It is not without doubt that the United States of America remains an icon for democracy and public participation through the federal system of government. That notwithstanding, the influences of democracy and federalism have had far reaching consequences in the governance structure of the nation. One such area where federalism has had its impact is policing. In the United States of America, the function of policing is the reserve of the state governments.
According to the tenth amendment, policing remains the core role of the state with the federal government only offering support services. However, in practice, the federal government has had to step in and provide more services. As it stands, the United States policing structure is three-tiered at the federal, state and county level. In addition, the police are guided by elaborate laws which impress certain obligations on them. For instance, the Constitution imposes obligations on searches and seizures as read together with privacy rights. Police must also act in the best interest of society including not acting negligently and duty to void injuries on persons.
All these show the effects of federalism and democracy on policing. However, the same has occasioned a few challenges. Some of the challenges relate to matters of jurisdiction. Given the complicated system and the tendency of overlapping situations, it has not been clear exactly who has jurisdiction over what matters and in what places. The same has occasioned inefficiencies and mistrust among law enforcement officers from different factions and departments. In addition, the structured nature of policing has occasioned delays and legal battles over jurisdiction and interpretation of the law. In some cases, the same battles affect the dispensation of justice has the legal process staggers over a longer time.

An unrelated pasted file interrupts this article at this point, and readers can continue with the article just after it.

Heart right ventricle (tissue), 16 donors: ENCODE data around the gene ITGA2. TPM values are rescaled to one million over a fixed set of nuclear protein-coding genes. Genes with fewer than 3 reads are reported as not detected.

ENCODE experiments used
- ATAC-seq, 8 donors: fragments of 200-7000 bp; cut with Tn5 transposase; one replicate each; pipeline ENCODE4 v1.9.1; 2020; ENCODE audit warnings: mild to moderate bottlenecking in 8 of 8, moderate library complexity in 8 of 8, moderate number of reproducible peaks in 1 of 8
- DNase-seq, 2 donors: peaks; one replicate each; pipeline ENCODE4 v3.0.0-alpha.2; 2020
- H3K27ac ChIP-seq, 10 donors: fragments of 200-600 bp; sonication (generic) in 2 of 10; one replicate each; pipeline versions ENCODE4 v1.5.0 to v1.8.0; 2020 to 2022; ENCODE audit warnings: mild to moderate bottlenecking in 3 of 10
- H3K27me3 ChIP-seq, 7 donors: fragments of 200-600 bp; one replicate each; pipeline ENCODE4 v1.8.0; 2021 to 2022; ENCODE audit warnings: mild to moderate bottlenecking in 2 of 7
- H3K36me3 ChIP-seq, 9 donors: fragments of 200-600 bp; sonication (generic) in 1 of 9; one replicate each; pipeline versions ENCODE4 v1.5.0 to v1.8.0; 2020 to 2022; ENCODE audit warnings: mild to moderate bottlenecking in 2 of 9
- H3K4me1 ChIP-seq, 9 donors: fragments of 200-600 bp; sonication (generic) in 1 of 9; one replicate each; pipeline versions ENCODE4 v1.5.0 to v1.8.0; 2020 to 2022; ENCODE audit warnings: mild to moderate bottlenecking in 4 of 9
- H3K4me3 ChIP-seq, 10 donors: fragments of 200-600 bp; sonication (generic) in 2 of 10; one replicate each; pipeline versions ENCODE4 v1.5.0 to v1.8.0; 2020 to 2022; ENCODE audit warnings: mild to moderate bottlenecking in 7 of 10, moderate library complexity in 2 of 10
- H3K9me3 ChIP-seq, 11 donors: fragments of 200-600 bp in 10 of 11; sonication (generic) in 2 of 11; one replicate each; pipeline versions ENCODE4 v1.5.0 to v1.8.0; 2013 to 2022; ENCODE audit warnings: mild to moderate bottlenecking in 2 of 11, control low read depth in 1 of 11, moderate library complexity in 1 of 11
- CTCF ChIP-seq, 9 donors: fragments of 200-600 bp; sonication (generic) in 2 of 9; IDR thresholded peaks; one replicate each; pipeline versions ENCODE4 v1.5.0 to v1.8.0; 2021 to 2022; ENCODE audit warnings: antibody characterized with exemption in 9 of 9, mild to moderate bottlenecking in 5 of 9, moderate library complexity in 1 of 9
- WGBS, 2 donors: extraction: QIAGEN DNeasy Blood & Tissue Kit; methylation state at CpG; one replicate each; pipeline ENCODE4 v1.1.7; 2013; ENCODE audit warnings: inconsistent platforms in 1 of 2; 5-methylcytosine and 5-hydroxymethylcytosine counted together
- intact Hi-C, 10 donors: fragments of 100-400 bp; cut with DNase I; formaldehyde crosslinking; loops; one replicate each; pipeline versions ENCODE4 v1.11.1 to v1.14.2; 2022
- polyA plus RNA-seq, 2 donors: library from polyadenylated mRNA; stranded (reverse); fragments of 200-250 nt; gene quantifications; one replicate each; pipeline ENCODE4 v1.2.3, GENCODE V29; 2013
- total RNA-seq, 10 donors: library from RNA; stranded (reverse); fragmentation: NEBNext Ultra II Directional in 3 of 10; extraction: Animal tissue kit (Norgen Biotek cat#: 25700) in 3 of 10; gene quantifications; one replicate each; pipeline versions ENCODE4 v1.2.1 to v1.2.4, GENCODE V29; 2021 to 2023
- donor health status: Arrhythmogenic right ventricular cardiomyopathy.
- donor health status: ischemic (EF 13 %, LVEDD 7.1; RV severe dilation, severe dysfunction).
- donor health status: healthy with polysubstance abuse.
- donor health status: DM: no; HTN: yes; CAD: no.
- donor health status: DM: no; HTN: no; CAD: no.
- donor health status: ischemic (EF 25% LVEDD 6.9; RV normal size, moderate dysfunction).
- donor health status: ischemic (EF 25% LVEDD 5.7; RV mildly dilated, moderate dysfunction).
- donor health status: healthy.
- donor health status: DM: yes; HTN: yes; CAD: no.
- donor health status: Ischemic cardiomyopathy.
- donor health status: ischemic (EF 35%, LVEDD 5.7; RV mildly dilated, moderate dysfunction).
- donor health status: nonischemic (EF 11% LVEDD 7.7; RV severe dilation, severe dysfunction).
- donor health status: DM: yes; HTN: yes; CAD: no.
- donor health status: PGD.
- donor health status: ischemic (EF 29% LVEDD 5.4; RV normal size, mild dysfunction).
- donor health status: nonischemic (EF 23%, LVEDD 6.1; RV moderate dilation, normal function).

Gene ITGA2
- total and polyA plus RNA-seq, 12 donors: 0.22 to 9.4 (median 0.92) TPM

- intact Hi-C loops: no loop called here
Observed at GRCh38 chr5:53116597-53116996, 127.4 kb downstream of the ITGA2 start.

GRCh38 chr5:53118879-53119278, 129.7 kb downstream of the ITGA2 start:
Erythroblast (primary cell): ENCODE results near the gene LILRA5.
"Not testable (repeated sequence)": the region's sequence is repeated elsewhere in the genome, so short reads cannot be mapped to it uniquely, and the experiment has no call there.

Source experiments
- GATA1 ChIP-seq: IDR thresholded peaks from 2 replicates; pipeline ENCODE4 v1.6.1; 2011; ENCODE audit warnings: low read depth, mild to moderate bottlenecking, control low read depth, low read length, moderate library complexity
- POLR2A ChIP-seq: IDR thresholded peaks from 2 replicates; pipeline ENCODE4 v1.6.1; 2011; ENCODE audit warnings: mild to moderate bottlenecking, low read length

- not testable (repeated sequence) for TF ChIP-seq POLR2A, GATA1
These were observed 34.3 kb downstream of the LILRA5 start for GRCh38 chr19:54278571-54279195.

Be that as it may, the organization of the policing in the United States has been impressive. Given the tittering challenges, it is accurate to conclude that the police service has been impressive.
Stephens, D. (2011). Police Discipline: A Case for Change. Washington D.C.: National Institute of Justice.
Stone, C., & Travis, J. (2011). Toward a New Professionalism in Policing. Washington D.C.: National Institute of Justice.
Wells, E., & Falcone, D. (2005). Policing in the United States: Developing a Comprehensive Empirical Model. Washington D.C.: National Institute of Justice.